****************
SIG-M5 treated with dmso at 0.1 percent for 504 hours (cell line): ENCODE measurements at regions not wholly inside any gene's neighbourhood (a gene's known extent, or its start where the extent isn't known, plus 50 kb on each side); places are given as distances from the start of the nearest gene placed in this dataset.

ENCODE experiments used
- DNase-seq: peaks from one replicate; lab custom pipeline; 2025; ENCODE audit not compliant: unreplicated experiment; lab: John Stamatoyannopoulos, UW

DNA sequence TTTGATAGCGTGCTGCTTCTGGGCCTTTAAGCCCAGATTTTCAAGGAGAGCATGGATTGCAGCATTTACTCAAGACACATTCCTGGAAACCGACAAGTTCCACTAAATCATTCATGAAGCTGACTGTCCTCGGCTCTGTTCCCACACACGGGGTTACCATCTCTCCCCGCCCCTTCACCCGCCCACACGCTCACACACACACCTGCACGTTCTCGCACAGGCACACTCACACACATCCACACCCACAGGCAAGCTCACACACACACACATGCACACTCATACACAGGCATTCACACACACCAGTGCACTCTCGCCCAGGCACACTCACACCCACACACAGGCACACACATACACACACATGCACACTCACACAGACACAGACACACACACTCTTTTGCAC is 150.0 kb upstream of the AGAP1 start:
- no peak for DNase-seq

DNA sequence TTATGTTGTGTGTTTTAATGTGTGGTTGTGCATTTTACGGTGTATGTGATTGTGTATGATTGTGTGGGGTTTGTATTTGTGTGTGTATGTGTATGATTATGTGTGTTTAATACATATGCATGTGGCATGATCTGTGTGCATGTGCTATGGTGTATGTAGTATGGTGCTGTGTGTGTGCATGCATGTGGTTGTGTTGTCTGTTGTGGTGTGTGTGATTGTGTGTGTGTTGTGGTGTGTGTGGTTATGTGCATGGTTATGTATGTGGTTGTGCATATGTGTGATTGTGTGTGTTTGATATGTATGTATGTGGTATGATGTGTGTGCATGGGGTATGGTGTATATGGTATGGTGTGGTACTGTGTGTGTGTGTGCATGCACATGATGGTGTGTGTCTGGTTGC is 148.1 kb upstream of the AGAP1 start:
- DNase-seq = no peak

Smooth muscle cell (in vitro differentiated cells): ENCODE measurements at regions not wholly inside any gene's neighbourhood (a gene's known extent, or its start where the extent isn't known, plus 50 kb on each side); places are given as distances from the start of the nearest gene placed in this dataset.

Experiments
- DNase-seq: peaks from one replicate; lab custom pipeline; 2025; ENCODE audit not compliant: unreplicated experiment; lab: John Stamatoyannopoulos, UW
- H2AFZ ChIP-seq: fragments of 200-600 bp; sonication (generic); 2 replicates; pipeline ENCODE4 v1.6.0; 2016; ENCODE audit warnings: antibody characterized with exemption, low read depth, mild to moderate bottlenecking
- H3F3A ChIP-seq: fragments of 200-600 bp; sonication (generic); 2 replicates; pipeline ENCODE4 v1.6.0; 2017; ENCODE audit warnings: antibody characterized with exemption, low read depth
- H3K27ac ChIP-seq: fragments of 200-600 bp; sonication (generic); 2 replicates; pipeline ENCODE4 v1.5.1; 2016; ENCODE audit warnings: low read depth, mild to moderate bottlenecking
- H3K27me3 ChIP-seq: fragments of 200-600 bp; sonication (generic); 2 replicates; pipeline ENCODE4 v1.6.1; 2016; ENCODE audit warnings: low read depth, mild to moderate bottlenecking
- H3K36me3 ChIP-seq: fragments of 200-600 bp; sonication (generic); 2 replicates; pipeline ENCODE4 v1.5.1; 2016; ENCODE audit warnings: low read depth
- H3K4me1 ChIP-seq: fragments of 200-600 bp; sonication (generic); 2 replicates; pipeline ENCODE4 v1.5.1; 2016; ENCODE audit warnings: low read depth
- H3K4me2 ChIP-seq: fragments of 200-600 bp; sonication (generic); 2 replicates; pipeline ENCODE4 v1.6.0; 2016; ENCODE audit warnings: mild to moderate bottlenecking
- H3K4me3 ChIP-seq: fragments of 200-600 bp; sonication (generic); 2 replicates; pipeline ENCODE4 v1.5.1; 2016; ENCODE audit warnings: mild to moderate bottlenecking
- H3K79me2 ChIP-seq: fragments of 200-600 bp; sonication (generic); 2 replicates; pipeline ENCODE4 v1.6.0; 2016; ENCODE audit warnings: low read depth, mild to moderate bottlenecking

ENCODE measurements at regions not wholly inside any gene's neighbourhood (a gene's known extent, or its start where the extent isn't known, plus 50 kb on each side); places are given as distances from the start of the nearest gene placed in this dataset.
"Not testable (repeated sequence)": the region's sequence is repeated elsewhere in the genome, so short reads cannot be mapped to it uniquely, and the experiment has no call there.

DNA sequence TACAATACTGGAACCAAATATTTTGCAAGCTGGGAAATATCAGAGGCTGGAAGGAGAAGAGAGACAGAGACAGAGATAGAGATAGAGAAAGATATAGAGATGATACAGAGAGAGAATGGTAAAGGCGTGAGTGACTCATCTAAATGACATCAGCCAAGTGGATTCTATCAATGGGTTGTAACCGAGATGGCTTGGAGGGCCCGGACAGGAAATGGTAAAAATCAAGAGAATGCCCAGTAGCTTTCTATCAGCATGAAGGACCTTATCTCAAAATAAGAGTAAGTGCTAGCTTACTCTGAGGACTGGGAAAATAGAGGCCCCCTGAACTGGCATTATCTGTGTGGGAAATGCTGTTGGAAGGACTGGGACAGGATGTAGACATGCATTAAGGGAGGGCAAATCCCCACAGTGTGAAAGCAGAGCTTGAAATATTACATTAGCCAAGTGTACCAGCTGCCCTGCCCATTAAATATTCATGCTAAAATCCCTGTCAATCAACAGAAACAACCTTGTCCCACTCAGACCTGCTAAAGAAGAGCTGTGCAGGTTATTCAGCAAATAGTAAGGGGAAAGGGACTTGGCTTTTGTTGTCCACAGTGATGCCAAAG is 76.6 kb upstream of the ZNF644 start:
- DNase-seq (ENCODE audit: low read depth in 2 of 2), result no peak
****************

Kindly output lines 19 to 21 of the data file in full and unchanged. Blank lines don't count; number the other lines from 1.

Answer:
- H3K79me2 ChIP-seq: fragments of 200-600 bp; sonication (generic); 2 replicates; pipeline ENCODE4 v1.6.0; 2016; ENCODE audit warnings: low read depth, mild to moderate bottlenecking

ENCODE measurements at regions not wholly inside any gene's neighbourhood (a gene's known extent, or its start where the extent isn't known, plus 50 kb on each side); places are given as distances from the start of the nearest gene placed in this dataset.
"Not testable (repeated sequence)": the region's sequence is repeated elsewhere in the genome, so short reads cannot be mapped to it uniquely, and the experiment has no call there.